The second highlight we visited at Polonnaruwa was the Quadrangle. On a raised platform, Quadrangle encompasses a cluster of religious structures erected by different rulers of Polonnaruwa. Atadage is the oldest building among them all. Built by King Vijayabahu the Great (1055 – 1110), Atadage is believed to house the Relic of the Tooth of Buddha. Adjacent to Atadage, Hatadage built by King Nissanka Malla (1187 – 1196) was also a shrine for the Relic of the Tooth of Buddha.
Built by King Nissanka Malla (1187-1196), Nissanka Latha Mandapaya is an interesting structure with unique columns and a small stone stupa. The building was used for the king to listen to Buddhist chanting.
Built by Parakramabahu I to house the Relic of the Tooth of the Buddha, or by King Nissanka Malla to hold Buddha’s alms bowl, Vatadage was an essential structure at the Quadrangle.
Because of its circular form and well preserved carving details, Vatadage is also the most famous building in Polonnaruwa.
Vatadage has two stone platforms and a small stone stupa atop. Steps and statues were constructed at the four cardinal directions. Stone pillars suggest that a wooden roof might have once covered the circular structure.
Monkeys are everywhere in Sri Lanka.
At all temples or ruins, including Vatadage, tourists would be reminded that taking selfies with their backs toward the statue of the Buddha is prohibited.
Completely built with bricks, Thuparama is about 84 ft long and 56 ft wide. Its brick walls are about 7 ft thick.
Inside Thuparama, the central seating Buddha statue was long gone. Yet the adjacent limestone statues survive till the present day.
SRI LANKA TRIP: 2019.12.05 – 17
Our most recent travels have been focused on short trips to Japan and South Asia. These experiences offered us two distinct views of Asia. In Japan, the minimalist beauty in fashion, food, and architecture, the strong sense of community and respect to local traditions in villages and urban centres, and the Shinto attitude on harmonic coexistence with the nature captivated our admiration. On the other hand, the pungent spices, mystic incenses, vivid costumes, bizarre rituals, exquisite temples, majestic landscapes, and mythical folklore of Tibet, India and Myanmar offered us some of the last glimpses of truly unique and centuries-long traditions in our ever-changing world. After an invigorating journey to Hokkaido in early summer, we turned our eyes to the exotic dimensions of South Asia once again. We picked the “tear drop” in the Indian Ocean, Sri Lanka, as our destination for a 12-day trip.
2019 marked the 10th anniversary of the end of the Sri Lankan Civil War, a devastating conflict between the Sri Lankan military and the rebel force of Liberation Tigers of Tamil Eelam (LTTE) or simply known as the Tamil Tigers. The conflict lasted for 26 years. 15 years have also passed since the horrific 2004 Indian Ocean Tsunami, the natural catastrophe that has devastated the coastal area of Sri Lanka and claimed 35,000+ lives. In the past 10 years, tourism has boomed exponentially along with the rapid growing economy. 2019 was on track to become another record breaking year for tourist numbers until Easter Day, when Isis terrorists attacked hotels, churches and residences in Colombo, Negombo and Batticaloa, claiming 259 innocent lives. The incident caused a disastrous blow to the country’s tourism. The government immediately tightened national security, attempting to restore international confidence. Despite of the attack, magazines and newspapers remained affirmative to endorse Sri Lanka as a top destination of 2019. After learning about its diverse attractions, affordability, ease of travel and communication, pristine natural scenery and unique cultural experiences, we were not surprise at all to see why Lonely Planet selected Sri Lanka as their destination of 2019.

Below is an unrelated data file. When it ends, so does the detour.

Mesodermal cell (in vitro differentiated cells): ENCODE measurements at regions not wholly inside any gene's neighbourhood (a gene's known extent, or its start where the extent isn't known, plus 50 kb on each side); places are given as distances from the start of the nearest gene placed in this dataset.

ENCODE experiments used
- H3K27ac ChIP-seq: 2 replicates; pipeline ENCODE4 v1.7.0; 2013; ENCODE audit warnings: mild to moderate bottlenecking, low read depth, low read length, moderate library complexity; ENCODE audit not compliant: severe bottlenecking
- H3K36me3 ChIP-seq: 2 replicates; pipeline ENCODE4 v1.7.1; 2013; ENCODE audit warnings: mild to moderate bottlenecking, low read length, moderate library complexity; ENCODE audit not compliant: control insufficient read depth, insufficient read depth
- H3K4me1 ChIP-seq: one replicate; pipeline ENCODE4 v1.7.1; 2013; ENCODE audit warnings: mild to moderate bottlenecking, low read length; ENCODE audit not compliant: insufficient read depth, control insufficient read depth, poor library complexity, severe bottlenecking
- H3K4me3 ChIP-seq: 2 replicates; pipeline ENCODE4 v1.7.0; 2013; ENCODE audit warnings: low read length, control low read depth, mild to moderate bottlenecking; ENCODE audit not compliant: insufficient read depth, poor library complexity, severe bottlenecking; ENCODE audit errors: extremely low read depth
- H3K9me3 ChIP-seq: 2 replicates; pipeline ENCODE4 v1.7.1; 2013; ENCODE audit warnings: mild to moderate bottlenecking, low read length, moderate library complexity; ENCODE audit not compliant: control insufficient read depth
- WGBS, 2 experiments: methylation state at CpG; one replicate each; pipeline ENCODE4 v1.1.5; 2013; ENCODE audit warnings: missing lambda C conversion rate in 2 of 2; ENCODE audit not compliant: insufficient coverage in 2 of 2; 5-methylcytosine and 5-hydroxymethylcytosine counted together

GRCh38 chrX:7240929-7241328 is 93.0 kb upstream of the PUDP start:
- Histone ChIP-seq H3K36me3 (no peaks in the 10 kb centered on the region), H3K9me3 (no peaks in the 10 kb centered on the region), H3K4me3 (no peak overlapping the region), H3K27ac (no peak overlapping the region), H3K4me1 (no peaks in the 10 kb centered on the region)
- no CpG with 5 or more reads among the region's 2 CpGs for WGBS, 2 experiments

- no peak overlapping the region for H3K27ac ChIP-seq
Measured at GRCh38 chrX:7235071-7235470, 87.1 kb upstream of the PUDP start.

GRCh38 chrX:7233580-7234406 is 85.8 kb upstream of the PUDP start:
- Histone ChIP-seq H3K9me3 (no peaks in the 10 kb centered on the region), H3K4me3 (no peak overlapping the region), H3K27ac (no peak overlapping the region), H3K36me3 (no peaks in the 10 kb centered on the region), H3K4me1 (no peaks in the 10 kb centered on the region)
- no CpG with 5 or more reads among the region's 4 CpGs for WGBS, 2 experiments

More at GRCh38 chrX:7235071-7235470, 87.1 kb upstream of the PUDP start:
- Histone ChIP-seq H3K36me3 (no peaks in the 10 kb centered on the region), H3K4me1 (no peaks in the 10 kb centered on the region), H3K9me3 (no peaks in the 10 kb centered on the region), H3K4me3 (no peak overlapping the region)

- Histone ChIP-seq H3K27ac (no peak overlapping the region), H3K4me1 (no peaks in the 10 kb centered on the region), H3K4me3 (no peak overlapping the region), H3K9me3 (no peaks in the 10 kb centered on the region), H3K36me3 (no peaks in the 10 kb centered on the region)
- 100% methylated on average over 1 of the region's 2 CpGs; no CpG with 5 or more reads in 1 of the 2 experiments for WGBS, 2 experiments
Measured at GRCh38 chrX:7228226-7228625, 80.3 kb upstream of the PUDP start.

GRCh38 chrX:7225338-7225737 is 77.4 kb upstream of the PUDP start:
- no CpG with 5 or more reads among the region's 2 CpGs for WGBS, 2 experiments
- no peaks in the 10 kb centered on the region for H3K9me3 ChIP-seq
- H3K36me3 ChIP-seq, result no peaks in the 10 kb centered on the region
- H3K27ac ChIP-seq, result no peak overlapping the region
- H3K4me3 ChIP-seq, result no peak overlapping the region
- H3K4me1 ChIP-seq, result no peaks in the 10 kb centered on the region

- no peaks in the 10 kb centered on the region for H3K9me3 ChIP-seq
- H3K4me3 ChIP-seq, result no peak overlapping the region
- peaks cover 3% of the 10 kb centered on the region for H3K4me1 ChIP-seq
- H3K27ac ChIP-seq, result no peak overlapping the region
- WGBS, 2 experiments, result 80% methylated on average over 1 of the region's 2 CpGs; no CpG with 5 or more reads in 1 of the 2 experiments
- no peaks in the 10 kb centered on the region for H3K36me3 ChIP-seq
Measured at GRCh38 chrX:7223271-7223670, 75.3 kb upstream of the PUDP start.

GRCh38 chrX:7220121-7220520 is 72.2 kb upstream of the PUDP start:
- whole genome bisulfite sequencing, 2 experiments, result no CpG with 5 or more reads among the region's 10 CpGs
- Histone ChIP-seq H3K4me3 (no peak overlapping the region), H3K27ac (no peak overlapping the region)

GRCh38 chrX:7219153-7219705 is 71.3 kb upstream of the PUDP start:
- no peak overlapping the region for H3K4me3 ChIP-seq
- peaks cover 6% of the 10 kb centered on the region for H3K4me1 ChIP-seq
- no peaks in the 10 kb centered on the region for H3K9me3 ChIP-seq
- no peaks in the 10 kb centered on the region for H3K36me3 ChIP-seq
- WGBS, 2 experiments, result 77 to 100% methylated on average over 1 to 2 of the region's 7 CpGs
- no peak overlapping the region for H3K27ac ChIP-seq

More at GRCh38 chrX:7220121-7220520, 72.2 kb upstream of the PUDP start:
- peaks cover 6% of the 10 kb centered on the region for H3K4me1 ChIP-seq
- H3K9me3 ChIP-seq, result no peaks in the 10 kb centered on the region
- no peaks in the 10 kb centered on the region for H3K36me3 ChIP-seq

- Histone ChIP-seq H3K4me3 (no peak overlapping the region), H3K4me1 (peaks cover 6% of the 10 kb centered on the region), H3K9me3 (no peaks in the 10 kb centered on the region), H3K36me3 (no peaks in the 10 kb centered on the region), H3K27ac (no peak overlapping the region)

As a small country about half the size of England, Sri Lanka has a lot to offer. We planned for a loop journey starting in Negombo on the western coast, then moved north to the UNESCO World Heritage sites of Anuradhapura, Polonnaruwa, Sigiriya & Dambulla before heading up to the hill region. In the hills, we stopped by the historical capital Kandy, took the “world’s most scenic train ride” to the tea plantations near Ella and Haputale. Leaving behind the hills of Ceylon tea, we ventured into the wilderness of Udawalawa for wildlife safari, and arrived at the beaches of Mirissa and the colonial port of Galle to embrace the Indian Ocean. Before leaving Sri Lanka, we stopped by Colombo for a delicious crab dinner. This trip was filled with lovely moments: joining Buddhist pilgrims at the 2300-year-old Bodhi Tree, hiking through Sir Thomas Lipton’s tea terraces, facing eyes-in-eye with elephants and leopard on safari jeep, spotting whales and dolphins in the open ocean, candlelight dining on the Mirissa Beach, not to mention devouring delicious curry and seafood, meeting the friendly and curious local people, and taking in the laid back atmosphere that we could always smell in the air.
Our journey embarked from the beaches of Negombo.
At Anuradhapura, we circled the 2300-year sacred Bodhi tree,
and visited several ancient Buddhist dagobas (stupas) where pilgrims burned incenses and offered lotus flowers.
At Sigiriya, we climbed up a rock opposite to Sigiriya Rock to watch the best ever sunset.
Visiting the Temple of the Tooth in Kandy offered us a chance to see the century-old rituals that once symbolized the political and religious power of the nation.
At Kandy, we stayed at the magnificent Villa Rosa Guesthouse overlooking the Mahaweli River,
and visited the famous Royal Botanical Garden to check out the large flying foxes.
“The world’s most scenic train ride” took us up to the hills of tea plantations.
In Haputale, we followed Lipton’s footsteps for a half day hike.
In Ella, we were rewarded with the peaceful and lush green scenery.
Onwards to Udawalawa where we had close encounters with Asian elephants.
Reaching the south coast at Mirissa signified the final leg of our journey.
Mirissa offered us moments of relaxation right by the Indian Ocean.
The seaside resort town is also renowned as one of the world’s top spot for whale and dolphin watching.
We enjoyed every moments by the sea at Mirissa and Galle before heading north to Colombo.